Vocalizer Expressive


Let’s start with some positive news, shall we? On last Friday, I was able to finally create enough of a software lash-up to determine if Vocalizer Expressive would be viable for use on-air. While I wouldn’t have called the arrangement pretty, it was sufficient to prove the point. Yes, VE can be made to function over the radio pretty well. Some of the people listening found it quite intelligible, in fact. That’s good news because it says there’s hope that VE can do what Eloquence has done for years, and it is therefore worth working with.

Yes, that’s the good news. One of the guys did say it will need some EQ adjustments, not realizing how few controls are really available with VE. Speed and tone sliders are all there is. On my side though, I did notice some aspects that will really need to be addressed. Whether or not we can get a Nuance engineer to even give me the time of day is going to be the biggest issue. I know that Nuance’s position is going to be they are not interested in increasing their presence in the augmented and assisted communications market, and I certainly understand how incestuous it is. However, flexible high quality voice synthesis is critical to my daily living, and it is important that you and someone else in a position of some influence at Nuance begin to fully appreciate my need intellectually and emotionally. Nuance is currently more likely interested in simpler markets like being a component in automated phone systems. Places where flexibility isn’t a factor because everything you’ll ever need to synthesize is already known. That’s not my reality at all.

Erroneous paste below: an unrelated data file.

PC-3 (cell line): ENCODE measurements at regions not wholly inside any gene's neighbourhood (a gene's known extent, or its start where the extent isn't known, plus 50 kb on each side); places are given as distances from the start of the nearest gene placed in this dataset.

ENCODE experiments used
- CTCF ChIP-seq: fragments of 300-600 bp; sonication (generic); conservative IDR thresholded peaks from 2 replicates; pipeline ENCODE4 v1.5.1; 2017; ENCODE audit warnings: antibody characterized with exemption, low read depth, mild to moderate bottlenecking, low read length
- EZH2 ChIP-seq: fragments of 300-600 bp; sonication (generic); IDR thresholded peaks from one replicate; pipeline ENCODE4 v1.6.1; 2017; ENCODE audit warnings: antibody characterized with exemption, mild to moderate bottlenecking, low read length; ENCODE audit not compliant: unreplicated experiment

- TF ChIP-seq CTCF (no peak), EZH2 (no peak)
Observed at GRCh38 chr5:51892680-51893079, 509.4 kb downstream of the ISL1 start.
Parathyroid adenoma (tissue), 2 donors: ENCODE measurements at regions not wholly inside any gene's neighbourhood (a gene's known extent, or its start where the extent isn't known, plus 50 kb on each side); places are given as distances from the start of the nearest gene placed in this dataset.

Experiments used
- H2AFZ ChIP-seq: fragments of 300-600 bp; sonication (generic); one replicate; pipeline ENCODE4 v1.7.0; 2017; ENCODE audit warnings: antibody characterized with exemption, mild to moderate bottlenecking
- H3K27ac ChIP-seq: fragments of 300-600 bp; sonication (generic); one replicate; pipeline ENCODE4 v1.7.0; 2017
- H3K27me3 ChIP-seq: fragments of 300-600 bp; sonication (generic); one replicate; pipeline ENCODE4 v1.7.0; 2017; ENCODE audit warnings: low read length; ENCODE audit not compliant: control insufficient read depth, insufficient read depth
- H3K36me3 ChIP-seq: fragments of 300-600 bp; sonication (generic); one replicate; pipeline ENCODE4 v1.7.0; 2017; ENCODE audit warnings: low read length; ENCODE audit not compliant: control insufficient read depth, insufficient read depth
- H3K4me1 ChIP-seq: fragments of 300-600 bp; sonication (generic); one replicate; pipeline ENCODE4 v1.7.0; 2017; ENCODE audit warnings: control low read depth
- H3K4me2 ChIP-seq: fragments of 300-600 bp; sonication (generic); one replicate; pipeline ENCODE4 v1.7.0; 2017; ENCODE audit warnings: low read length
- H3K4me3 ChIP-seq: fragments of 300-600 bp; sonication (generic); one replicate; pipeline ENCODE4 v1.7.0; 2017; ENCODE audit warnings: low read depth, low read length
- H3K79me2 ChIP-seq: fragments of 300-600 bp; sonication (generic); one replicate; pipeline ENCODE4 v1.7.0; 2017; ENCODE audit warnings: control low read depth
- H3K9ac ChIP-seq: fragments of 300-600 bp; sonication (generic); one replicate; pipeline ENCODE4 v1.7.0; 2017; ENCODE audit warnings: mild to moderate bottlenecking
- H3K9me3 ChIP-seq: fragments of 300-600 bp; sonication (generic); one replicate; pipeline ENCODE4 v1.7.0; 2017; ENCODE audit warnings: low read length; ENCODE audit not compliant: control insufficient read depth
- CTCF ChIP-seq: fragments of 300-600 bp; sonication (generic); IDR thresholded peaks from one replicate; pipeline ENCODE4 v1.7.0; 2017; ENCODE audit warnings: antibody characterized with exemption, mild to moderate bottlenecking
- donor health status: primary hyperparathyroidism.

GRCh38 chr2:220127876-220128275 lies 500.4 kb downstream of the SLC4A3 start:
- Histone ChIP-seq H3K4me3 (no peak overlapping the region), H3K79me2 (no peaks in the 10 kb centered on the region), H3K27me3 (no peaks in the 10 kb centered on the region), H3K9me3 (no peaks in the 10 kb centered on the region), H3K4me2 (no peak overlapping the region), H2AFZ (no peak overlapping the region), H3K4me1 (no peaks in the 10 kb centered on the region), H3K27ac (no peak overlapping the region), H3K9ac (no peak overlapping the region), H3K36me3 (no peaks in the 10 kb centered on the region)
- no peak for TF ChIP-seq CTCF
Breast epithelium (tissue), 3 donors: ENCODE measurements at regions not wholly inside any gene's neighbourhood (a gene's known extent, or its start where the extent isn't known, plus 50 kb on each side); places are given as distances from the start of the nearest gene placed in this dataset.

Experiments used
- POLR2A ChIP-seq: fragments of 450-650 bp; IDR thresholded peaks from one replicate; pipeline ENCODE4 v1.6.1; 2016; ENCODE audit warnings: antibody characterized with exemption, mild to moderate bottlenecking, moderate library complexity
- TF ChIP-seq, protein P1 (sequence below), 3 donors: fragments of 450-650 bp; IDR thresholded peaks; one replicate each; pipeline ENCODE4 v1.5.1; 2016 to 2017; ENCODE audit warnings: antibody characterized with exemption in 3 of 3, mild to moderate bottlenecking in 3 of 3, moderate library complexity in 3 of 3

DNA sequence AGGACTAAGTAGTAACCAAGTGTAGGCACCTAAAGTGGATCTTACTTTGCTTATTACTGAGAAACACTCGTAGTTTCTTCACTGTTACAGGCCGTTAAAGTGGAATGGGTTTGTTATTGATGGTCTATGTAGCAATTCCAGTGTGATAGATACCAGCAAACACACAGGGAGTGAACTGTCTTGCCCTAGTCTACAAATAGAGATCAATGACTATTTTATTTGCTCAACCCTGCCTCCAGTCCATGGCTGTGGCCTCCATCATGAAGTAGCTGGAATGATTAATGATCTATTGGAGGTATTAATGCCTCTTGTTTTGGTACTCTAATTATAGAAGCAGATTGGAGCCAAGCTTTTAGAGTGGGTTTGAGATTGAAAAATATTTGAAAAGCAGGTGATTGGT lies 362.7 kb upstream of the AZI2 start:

Naturally, companies exist to generate profit, and convincing them to revise products out of altruism is generally a non-starter. Yet, Nuance should start paying more attention to what’s going on, because voice synthesis of open-ended vocabularies is becoming more common. For example, several metropolitan fire departments, including Houston, are using it on their main fire and EMS channels, and what they’re using now would frighten you. The National Weather Service at least uses Eloquence or its equivalent on their transmitters. So there’s real money to be had in meeting the needs similar to mine.

One reason why Eloquence has been so damned hard to beat is because of Its history. Apologies if you already know this, but Eloquence was created by Cornell University for the DoD. It was very much a military project, and it was quite well aware of radio procedures. Eloquence knows the International Telegraphy Union phonetic alphabet, also used by hams and pilots. It understands how to recognize and pronounce ham callsigns. It even knows about arcana like “Q-signals.” VE has none of that. True, some of that can be migrated to my application, Xpress-It, but performance is also a major factor.

I cannot overstate the importance of minimizing latency, how quickly people tire of waiting for me to respond is scary. Of course I understand that using the highest resolution model, Premium Tom at 22KHz, constitutes the toughest test, but please understand that audio quality is also critical so I didn’t risk a lower resolution model.

Rachel, the reality is that I now really need a look at the source code for VEDEMO. I haven’t yet decided whether I am going to try replacing Eloquence with VE in the existing application or start fresh, and VEDEMO will help me choose. I’m also going to need access to the SDK again. That shouldn’t surprise you, as we aren’t in evaluation mode any longer. Back during the evaluation, I was scrupulous to not keep the installation package. However, we’re now entering the real-world of development, and I actually use two quite similar laptops. I understand that you’re not overly interested in my situation, but the bottom line is that Nuance has something I’m going to need and you’re my contact. If we can get someone in Engineering to care-or at least smell an opportunity for additional profits, I think we would all be happier.



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